Disney Cruise Line delighted guests by featuring its first-ever sailings to Alaska from Vancouver back in 2011.
Since then, the Disney Wonder has returned to the area each summer to usher passengers into America’s final frontier.
My family sailed on the Disney Wonder in 2015 and we had an incredible time on our first Alaskan cruise.
I didn’t think I would enjoy it as much as I did (only because we have at least 4 months of winter weather at home) but the scenery, the ports of call, and the unique experiences DCL offers to families were just over the top.
Here are 7 travel tips for families planning or preparing for an Alaskan cruise with Disney Cruise Line:
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1. Spend a few days exploring Vancouver
Unless you live close to Vancouver, consider spending one or two days exploring this Canadian city.
We always recommend arriving at least a day before the start of your cruise just in case your flight is delayed or you need time to adjust to the time change. Vancouver is very kid-friendly and there are lots for families to do before an Alaskan cruise.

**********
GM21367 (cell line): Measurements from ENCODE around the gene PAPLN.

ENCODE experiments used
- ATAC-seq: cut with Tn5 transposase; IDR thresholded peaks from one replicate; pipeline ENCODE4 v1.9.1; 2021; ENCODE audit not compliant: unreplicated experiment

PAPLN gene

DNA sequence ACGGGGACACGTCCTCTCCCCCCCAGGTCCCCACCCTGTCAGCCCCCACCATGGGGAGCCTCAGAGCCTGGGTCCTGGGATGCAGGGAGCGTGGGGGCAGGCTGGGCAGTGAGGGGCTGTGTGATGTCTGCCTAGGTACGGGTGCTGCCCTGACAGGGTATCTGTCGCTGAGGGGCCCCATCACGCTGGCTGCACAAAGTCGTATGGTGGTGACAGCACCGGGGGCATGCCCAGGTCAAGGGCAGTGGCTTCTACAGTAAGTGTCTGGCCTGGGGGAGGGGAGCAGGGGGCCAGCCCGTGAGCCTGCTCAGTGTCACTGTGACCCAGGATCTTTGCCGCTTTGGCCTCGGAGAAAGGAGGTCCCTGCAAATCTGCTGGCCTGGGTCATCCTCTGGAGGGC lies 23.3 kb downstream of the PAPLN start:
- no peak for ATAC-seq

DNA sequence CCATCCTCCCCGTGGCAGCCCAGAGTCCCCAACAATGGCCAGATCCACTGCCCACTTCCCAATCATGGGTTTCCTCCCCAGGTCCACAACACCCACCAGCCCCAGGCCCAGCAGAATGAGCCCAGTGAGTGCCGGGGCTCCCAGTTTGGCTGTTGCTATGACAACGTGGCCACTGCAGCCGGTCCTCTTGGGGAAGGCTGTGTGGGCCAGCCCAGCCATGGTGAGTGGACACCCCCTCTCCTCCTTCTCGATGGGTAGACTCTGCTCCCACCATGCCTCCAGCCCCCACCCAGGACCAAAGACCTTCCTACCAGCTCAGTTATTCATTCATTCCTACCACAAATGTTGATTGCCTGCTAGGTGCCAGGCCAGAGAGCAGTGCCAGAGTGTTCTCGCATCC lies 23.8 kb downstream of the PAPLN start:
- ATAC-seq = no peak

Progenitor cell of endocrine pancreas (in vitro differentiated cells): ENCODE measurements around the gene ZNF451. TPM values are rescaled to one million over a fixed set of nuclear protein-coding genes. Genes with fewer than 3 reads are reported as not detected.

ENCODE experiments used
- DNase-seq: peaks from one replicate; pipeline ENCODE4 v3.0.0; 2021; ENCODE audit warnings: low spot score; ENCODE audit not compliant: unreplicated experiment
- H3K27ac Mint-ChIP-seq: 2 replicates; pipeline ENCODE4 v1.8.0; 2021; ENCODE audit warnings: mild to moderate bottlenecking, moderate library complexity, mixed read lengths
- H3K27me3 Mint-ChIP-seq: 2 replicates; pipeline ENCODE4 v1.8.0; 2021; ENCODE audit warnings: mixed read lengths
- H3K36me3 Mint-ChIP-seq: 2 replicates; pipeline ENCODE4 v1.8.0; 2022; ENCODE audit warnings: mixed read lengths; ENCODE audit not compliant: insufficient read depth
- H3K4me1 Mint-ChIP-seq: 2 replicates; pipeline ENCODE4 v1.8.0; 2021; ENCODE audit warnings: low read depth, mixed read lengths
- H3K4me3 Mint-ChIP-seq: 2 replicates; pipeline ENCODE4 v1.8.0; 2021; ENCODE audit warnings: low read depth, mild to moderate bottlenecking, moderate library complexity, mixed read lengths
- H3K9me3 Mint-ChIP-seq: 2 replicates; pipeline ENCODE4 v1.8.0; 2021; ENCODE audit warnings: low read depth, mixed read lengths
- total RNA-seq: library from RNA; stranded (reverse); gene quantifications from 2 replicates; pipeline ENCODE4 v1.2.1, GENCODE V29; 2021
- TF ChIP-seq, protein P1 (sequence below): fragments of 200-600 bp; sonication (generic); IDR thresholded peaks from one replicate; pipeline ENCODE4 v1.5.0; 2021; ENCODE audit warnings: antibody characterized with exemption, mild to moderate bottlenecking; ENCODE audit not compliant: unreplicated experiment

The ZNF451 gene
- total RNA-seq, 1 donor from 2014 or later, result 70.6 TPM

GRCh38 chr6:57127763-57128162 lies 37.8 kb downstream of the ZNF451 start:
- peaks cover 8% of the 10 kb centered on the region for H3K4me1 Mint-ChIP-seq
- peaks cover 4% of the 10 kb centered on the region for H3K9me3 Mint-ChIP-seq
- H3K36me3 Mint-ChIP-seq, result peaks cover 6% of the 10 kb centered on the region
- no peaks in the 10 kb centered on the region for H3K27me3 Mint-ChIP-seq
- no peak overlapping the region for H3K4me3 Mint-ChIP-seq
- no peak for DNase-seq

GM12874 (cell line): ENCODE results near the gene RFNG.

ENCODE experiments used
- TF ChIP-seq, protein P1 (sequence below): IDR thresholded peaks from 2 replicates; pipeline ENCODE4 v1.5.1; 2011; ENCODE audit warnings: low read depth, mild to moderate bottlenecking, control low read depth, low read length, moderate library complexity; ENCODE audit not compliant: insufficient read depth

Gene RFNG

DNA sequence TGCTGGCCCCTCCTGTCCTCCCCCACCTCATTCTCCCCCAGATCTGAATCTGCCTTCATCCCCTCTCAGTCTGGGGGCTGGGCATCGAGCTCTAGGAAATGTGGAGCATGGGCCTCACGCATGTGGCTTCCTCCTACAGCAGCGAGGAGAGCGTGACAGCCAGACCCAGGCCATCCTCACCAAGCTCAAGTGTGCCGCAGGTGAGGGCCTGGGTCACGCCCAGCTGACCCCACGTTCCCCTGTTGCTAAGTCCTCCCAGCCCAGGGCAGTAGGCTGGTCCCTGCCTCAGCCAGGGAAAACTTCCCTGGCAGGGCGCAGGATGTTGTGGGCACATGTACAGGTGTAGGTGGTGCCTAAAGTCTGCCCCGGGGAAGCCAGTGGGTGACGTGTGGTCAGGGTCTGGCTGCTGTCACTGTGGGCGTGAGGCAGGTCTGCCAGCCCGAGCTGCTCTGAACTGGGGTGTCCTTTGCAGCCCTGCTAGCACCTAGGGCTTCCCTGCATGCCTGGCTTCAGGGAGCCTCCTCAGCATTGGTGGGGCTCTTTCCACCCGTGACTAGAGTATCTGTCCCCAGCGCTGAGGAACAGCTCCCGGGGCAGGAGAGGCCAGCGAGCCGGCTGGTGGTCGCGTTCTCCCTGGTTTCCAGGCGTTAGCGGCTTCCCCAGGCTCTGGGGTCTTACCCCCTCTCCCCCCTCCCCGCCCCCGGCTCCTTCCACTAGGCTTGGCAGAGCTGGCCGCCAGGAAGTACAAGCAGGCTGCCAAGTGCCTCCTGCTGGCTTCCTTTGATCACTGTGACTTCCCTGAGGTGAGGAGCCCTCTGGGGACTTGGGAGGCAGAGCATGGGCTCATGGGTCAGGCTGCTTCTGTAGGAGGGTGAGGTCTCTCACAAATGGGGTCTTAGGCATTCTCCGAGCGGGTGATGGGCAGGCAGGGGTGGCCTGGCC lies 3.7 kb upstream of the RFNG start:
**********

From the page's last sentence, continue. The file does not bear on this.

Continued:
Capilano Suspension Bridge Park and Stanley Park are two of the most recommended places to visit with kids – especially during the spring and summer months when trees and flowers are in full bloom. Both are located close to Canada Place – Vancouver’s cruise terminal. There’s a complimentary shuttle from Canada Place to Capilano Suspension Bridge for families without a car and Stanley Park is walking distance from Canada Place.
Vancouver is also just a 3-hour drive to Seattle so you can cover two family-friendly cities on one trip.
2. Pool time may be minimal
Launched in 1999, the Disney Wonder is the second-oldest ship in the company’s fleet. When Disney Cruise Line was founded, it originally only sailed out of Florida to locales in the Bahamas and Caribbean. For this reason, the Wonder really was designed to cruise in warm climates.
Although the Disney Wonder got a full top-to-bottom renovation last year, the majority of the upgrades were to interior spaces and programming/activities for cruise passengers.
A new interactive play area – the AquaLab – was installed last year but like all pools, hot tubs and water play areas on Disney ships, they’re all outdoors and open to the elements.
There’s a high chance you won’t be playing in the pool or splash pad areas while you traverse the cooler northern seas. Depending on the time of year you visit, you might not experience temperatures above low 60s (15 to 17C).
Many families (including ours) decide to skip pool time during our week long cruise. call us wimps, we don’t mind! We had only one day that the temperature hit the 60 F mark – and that was on departure day in Vancouver.
All pools are heated on the Disney Wonder but you should bring a towel, cover-up, or even blanket out with you so you aren’t cold while you walk to and from the pool.